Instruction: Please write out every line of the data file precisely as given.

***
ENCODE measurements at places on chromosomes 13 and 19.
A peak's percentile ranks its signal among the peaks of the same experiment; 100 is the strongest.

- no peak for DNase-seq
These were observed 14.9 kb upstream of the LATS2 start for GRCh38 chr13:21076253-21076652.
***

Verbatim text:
ENCODE measurements at places on chromosomes 13 and 19.
A peak's percentile ranks its signal among the peaks of the same experiment; 100 is the strongest.

- no peak for DNase-seq
These were observed 14.9 kb upstream of the LATS2 start for GRCh38 chr13:21076253-21076652.